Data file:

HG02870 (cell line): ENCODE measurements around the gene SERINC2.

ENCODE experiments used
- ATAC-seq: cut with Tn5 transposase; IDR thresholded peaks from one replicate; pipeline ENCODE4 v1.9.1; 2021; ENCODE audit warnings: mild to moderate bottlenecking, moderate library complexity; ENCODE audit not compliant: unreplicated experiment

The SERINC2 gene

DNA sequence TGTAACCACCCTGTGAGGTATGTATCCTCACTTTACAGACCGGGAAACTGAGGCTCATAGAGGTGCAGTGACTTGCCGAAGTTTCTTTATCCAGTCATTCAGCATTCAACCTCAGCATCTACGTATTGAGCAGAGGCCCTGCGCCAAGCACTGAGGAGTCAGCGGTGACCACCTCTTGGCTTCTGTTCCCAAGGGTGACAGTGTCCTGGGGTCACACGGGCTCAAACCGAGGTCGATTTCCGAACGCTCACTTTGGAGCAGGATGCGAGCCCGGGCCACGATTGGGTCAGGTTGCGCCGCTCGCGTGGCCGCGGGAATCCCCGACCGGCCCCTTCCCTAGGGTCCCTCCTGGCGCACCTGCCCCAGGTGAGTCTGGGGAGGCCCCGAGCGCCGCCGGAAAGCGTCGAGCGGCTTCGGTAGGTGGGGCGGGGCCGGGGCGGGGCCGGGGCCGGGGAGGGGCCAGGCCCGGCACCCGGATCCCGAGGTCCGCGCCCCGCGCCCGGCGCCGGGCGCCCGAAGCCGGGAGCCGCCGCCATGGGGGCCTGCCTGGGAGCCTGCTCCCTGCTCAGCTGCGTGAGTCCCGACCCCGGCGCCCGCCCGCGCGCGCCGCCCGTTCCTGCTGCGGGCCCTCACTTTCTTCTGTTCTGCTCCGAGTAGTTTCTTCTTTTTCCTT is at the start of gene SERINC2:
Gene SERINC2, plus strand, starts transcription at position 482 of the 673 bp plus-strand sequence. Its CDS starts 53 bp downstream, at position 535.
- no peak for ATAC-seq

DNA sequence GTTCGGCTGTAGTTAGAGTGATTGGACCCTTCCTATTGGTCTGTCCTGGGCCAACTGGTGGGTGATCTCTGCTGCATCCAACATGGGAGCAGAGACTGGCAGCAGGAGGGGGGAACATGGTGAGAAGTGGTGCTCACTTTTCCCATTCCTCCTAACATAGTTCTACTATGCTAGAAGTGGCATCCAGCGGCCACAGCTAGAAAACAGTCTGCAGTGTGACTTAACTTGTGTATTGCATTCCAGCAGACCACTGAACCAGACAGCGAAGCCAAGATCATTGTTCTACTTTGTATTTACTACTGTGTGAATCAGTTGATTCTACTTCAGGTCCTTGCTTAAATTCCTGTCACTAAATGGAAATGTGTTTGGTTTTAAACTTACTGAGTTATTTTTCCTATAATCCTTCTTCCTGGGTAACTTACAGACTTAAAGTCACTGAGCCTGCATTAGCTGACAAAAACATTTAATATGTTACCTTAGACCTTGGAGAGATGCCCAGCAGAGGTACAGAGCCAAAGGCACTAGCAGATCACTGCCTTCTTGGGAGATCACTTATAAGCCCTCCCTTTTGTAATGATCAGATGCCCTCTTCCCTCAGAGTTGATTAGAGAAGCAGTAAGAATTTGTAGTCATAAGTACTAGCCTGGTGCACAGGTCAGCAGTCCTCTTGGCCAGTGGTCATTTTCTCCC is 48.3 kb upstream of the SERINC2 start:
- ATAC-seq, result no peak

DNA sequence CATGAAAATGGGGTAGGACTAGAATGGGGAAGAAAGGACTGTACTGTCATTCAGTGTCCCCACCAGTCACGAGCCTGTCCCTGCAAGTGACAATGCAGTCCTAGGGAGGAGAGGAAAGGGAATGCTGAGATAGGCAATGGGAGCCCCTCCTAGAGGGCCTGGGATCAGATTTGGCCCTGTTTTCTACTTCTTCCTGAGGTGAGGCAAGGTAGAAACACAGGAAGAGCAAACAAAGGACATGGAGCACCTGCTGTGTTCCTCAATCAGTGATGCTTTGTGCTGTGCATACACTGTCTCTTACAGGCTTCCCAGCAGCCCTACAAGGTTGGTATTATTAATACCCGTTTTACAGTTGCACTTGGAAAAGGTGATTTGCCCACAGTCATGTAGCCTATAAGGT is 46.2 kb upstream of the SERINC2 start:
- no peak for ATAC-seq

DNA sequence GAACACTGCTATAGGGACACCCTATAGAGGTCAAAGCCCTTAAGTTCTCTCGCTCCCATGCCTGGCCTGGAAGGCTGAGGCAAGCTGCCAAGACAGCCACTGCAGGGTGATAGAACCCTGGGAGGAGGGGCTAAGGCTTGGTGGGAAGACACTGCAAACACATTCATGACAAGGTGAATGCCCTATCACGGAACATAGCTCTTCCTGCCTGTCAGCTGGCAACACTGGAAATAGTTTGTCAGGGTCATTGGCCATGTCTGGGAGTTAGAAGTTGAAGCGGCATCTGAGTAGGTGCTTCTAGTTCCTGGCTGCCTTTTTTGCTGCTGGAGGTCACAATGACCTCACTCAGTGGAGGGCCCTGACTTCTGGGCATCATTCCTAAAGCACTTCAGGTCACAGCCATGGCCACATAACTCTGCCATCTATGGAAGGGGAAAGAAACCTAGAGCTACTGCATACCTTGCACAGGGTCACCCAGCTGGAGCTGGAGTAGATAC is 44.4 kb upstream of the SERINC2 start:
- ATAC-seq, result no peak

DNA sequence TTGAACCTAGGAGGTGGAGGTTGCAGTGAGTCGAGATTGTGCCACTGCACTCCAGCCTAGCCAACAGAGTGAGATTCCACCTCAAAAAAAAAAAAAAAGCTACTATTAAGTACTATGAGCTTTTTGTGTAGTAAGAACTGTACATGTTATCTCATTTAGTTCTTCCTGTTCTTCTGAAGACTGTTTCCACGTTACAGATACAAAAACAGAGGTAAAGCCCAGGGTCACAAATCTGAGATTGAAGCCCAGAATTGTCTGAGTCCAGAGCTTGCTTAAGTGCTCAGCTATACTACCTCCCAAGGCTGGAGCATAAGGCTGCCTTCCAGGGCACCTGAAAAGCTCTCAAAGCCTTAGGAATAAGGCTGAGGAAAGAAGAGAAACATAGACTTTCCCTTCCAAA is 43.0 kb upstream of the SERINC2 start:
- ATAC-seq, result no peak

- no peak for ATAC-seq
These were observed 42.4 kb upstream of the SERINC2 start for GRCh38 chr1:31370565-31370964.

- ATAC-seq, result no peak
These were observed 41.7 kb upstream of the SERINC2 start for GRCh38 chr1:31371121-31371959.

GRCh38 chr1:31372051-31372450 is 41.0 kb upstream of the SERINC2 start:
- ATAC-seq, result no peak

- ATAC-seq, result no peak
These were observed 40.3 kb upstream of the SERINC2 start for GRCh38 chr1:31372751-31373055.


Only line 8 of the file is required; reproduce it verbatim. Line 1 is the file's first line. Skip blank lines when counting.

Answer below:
DNA sequence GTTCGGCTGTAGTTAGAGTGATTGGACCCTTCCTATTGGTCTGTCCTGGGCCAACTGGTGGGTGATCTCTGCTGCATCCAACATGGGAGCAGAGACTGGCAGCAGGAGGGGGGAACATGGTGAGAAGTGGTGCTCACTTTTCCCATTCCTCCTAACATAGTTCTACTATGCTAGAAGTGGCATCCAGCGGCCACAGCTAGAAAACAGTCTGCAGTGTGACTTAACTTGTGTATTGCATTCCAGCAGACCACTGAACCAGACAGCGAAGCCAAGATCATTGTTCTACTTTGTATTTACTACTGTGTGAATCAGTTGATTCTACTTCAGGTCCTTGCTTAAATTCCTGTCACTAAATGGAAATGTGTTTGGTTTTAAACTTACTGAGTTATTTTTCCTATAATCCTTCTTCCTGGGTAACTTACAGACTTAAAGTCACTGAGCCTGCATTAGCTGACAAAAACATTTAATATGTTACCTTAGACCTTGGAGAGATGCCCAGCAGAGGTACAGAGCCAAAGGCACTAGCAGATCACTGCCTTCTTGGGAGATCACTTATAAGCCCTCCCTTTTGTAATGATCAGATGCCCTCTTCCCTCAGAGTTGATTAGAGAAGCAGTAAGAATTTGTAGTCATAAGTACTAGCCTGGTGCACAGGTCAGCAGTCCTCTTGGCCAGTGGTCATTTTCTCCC is 48.3 kb upstream of the SERINC2 start: